The separate fact-finding report PwC put together with the assistance of law firms found governance shortcomings had contributed to an environment within the international tax practice “where pressure to perform was paramount,” with “insufficient regard” for confidentiality obligations and potential conflicts of interest.

In its published commitments to change, PwC Australia agreed it had allowed the CEO too much power, failed to hold leadership to account, and lacked transparency in communications with its board and wider partnership. Its highly collegial culture had a “shadow side” that fueled overconfidence in decision-making and a reluctance to share bad news, the PwC Australia reforms-focused publication said.

What action has PwC Australia pledged?

PwC Australia is overhauling its board with new non-executive appointments and an independent chair. The firm also is giving the board a mandate to appoint and remove the CEO, its commitments publication said.

Traditionally firm partners have elected the CEO, while the board chair was selected from partners on the board.

By September 2025, the firm will begin publishing annual audited financial statements.

PwC Australia also plans to appoint an external chief risk officer and build “a more mature” risk management approach, it said. That includes formalizing its leadership team’s responsibility for decision-making and risk management.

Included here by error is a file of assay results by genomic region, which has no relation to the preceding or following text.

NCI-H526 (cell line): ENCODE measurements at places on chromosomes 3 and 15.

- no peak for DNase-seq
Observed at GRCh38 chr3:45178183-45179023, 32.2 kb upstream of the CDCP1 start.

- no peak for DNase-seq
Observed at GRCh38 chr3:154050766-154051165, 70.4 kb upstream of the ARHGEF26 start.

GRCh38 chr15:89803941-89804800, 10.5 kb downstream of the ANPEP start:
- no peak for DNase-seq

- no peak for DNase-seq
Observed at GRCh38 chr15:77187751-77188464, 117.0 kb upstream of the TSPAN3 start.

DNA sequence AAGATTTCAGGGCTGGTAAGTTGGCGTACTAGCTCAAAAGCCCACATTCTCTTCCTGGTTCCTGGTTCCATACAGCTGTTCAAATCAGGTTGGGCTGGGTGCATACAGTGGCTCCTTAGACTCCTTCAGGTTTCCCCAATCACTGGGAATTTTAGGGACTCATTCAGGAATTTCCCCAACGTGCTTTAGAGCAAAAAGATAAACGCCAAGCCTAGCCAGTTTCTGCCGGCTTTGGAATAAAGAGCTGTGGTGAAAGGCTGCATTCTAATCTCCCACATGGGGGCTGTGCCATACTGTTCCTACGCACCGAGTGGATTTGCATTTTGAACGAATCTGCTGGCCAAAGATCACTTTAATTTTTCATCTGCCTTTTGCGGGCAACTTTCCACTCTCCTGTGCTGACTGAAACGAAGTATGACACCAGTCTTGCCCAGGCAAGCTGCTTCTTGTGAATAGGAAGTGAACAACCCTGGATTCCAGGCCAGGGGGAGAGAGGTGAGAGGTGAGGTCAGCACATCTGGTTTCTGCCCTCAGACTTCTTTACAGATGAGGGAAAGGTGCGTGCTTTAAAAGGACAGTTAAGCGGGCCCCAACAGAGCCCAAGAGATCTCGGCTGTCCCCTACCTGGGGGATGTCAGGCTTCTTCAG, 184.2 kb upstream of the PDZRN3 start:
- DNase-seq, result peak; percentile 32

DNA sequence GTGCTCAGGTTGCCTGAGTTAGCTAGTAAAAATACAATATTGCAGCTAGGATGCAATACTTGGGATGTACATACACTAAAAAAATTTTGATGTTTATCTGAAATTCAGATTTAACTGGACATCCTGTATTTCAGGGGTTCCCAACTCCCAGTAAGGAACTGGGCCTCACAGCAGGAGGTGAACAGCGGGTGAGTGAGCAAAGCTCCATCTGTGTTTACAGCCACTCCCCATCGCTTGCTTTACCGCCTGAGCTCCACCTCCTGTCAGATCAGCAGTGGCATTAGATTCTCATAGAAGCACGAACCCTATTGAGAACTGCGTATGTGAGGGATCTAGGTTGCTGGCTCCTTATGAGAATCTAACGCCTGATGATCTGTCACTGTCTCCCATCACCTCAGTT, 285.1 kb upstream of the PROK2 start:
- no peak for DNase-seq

The firm intends to adopt a recommendation from Switkowski related to partner pay packages, by introducing minimum standards to qualify for increases. The standards would include demonstrated ethical behavior and adherence to the firm’s values. There would be “significant visible consequences” for breaching these standards, PwC Australia said in its response report.

PwC Australia’s “issues reporting process” will be expanded to capture and manage all ethics-related matters, including those raised by whistleblowers, the firm’s report with laws firms noted.

What happens next?

The Australian government continues to take a hard line on the tax leaks issue amid a number of ongoing inquiries. In September, Treasurer Jim Chalmers released draft changes to tax laws to crack down on tax avoidance schemes by making them unprofitable.

The government also would consider broader regulation of the audit and advisory industry, Chalmers said in an interview Sept. 28.

Tax law changes that would give more powers to regulators and increase penalties for tax avoidance schemes are expected to be tabled in Parliament in 2024.

Switkowski’s recommendations were modest compared to PwC’s misconduct, Sen. Deborah O’Neill, a leader of the related lawmaker inquiry, said in a Sept. 27 statement. O’Neill remains unconvinced the firm’s announced reforms are sufficient, she said.

The senate inquiry will hold more hearings in October and is due to report its findings Nov. 30. A Joint House Corporate and Financial Services Committee inquiry into consultant and accounting firms has not yet begun hearings. A New South Wales parliamentary inquiry into consultants is due to report later this year.

The Australian Federal Police inquiry into the leak is continuing.

To contact the reporter on this story: Deborah Nesbitt in Canberra, Australia, at correspondents@bloomberglaw.comTo contact the editors responsible for this story: Rose Walker at; Andrea Vittorio at; Jeff Harrington at